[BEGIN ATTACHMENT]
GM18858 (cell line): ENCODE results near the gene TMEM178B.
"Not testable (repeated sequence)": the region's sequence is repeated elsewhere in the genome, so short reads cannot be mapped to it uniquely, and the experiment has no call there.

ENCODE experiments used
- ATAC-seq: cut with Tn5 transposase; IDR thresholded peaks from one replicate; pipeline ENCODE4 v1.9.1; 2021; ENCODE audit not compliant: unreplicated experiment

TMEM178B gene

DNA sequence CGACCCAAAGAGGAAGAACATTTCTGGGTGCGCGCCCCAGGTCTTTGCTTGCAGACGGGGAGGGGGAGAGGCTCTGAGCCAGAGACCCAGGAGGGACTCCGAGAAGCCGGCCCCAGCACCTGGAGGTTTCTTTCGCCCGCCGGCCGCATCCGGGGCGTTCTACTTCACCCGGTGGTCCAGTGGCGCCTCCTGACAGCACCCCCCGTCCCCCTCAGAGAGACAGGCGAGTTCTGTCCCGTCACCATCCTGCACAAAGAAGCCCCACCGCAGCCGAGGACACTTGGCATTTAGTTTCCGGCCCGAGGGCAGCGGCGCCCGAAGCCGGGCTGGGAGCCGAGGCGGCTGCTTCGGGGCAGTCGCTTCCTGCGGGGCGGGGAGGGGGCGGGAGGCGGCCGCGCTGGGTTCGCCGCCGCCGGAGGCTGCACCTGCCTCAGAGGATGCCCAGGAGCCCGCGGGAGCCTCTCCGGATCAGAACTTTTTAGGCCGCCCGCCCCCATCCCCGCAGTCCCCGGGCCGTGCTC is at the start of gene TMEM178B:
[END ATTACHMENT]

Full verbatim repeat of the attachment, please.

GM18858 (cell line): ENCODE results near the gene TMEM178B.
"Not testable (repeated sequence)": the region's sequence is repeated elsewhere in the genome, so short reads cannot be mapped to it uniquely, and the experiment has no call there.

ENCODE experiments used
- ATAC-seq: cut with Tn5 transposase; IDR thresholded peaks from one replicate; pipeline ENCODE4 v1.9.1; 2021; ENCODE audit not compliant: unreplicated experiment

TMEM178B gene

DNA sequence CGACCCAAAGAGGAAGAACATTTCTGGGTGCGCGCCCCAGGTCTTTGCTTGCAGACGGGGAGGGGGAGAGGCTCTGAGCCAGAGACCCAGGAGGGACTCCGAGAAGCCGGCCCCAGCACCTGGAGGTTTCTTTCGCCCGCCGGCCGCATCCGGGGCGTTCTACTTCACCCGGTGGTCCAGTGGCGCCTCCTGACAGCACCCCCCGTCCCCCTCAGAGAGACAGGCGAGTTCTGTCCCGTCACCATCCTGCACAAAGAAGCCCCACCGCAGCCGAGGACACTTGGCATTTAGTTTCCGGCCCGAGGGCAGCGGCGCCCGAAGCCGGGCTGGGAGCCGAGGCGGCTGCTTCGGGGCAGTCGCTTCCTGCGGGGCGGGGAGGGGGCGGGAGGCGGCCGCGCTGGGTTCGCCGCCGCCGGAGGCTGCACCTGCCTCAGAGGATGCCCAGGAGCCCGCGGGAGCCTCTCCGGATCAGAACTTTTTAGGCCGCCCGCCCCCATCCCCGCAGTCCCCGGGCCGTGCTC is at the start of gene TMEM178B: